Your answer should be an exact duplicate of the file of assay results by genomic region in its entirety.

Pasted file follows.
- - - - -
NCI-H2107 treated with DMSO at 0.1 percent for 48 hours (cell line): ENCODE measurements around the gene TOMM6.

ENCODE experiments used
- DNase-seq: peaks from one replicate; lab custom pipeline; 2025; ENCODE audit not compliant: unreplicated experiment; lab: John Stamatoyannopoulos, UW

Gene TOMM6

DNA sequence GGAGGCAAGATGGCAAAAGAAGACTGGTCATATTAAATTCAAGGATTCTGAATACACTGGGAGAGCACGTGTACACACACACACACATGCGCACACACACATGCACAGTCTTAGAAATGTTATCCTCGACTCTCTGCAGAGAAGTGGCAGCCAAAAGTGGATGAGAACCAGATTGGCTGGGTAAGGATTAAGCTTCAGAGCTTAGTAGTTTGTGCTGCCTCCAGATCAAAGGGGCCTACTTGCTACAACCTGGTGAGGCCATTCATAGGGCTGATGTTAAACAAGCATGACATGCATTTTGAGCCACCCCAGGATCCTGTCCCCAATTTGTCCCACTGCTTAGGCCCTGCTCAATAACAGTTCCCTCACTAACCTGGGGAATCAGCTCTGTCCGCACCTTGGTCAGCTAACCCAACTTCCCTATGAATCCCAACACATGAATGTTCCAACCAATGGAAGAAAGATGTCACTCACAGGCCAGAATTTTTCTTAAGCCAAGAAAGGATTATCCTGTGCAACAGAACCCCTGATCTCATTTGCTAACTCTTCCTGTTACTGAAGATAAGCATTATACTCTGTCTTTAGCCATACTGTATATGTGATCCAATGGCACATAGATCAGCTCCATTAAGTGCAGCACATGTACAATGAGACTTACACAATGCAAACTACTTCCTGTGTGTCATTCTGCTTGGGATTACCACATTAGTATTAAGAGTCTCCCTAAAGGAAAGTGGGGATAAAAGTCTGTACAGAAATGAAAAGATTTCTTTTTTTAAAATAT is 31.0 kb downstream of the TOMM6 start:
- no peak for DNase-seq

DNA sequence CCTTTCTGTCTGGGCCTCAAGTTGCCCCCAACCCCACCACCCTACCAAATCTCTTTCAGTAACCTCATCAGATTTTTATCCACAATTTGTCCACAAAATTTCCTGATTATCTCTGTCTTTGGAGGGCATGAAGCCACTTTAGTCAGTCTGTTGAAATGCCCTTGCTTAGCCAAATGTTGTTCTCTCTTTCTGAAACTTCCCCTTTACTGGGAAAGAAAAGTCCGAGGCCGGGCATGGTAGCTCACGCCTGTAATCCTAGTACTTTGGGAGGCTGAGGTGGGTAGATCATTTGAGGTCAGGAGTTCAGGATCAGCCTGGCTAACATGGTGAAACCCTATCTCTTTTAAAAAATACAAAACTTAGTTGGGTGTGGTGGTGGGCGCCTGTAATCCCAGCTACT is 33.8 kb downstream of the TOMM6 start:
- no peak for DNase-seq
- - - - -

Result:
NCI-H2107 treated with DMSO at 0.1 percent for 48 hours (cell line): ENCODE measurements around the gene TOMM6.

ENCODE experiments used
- DNase-seq: peaks from one replicate; lab custom pipeline; 2025; ENCODE audit not compliant: unreplicated experiment; lab: John Stamatoyannopoulos, UW

Gene TOMM6

DNA sequence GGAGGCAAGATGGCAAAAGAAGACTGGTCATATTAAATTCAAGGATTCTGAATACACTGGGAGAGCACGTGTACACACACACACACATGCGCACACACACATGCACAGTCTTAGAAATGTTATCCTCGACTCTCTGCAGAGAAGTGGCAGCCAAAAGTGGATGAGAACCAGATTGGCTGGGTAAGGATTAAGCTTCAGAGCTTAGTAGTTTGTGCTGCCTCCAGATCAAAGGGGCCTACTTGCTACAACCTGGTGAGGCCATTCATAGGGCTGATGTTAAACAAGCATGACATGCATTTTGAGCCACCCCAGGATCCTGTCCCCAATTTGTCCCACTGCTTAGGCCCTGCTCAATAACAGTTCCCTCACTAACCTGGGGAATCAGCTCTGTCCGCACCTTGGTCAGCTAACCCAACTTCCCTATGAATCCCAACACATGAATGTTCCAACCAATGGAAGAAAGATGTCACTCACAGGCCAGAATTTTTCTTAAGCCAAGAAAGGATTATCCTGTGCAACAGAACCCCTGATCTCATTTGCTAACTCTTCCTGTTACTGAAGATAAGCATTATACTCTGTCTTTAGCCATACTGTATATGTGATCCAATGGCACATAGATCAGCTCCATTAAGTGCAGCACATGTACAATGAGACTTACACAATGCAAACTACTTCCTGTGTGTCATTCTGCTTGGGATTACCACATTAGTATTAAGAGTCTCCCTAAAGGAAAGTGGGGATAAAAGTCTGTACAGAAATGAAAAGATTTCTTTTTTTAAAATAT is 31.0 kb downstream of the TOMM6 start:
- no peak for DNase-seq

DNA sequence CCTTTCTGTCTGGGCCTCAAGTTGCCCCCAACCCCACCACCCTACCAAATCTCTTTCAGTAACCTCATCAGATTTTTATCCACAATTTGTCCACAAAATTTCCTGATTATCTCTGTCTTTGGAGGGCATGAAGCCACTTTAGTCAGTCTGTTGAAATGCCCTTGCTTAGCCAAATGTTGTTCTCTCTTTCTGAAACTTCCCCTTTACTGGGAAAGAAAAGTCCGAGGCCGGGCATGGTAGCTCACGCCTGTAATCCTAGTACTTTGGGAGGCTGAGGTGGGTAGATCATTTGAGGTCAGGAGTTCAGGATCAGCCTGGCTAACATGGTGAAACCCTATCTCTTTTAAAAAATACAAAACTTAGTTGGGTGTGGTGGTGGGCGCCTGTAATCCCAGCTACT is 33.8 kb downstream of the TOMM6 start:
- no peak for DNase-seq